The University of Edinburgh -
Division of Informatics
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MSc Thesis #9915

Title:Emergent Properties of an Artificial Neural Network
Date: 1999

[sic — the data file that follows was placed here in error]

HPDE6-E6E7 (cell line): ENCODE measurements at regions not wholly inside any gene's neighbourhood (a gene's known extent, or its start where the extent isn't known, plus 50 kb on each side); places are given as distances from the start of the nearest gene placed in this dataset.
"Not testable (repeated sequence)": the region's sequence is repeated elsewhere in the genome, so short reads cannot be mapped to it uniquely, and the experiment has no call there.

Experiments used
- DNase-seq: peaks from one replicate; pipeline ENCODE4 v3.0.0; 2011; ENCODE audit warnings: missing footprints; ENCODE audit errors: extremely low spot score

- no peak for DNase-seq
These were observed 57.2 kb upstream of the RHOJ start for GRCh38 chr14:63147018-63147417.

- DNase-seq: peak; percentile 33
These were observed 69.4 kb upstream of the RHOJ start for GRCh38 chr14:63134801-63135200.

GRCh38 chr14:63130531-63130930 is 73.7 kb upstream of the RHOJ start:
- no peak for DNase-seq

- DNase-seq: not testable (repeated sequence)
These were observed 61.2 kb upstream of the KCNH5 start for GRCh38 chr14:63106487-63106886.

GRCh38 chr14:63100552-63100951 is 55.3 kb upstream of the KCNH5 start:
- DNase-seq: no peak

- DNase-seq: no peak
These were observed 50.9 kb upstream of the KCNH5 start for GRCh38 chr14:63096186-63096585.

Abstract:An artificial neural network was constructed with the objective of modelling a system with emergent properties. The network was built with biologically derived features. Specifically, the neurons were based on the Spike Response Model. Synapses were subject to adaptation by Hebbian learning. The neurons were densely connected locally and organised into columns as found in cortex, and these columns were sparsely connected in the same manner as found in cortex. A simple model of the retina acted as a mechanism to input patterns to the network. A graphical interface to the network was constructed to allow experimentation on the properties of synchrony, assembly formation and hierarchy. Synchrony was found to occur among groups of columns, where columns were treated as units in the same way as neurons are normally treated in standard neural networks. The development of hierarchical assemblies was also observed, although in a manner differing from prediction. Observations on assembly behaviour led to the formation of two hypothesis. The first is that the columnar organisation of neurons may promote synchrony across long distances of cortex. The second is that the hypothesis of formation of columns into hexagonal shaped assemblies may not be valid. Instead, an arbitrary 'chain' shape is more likely.

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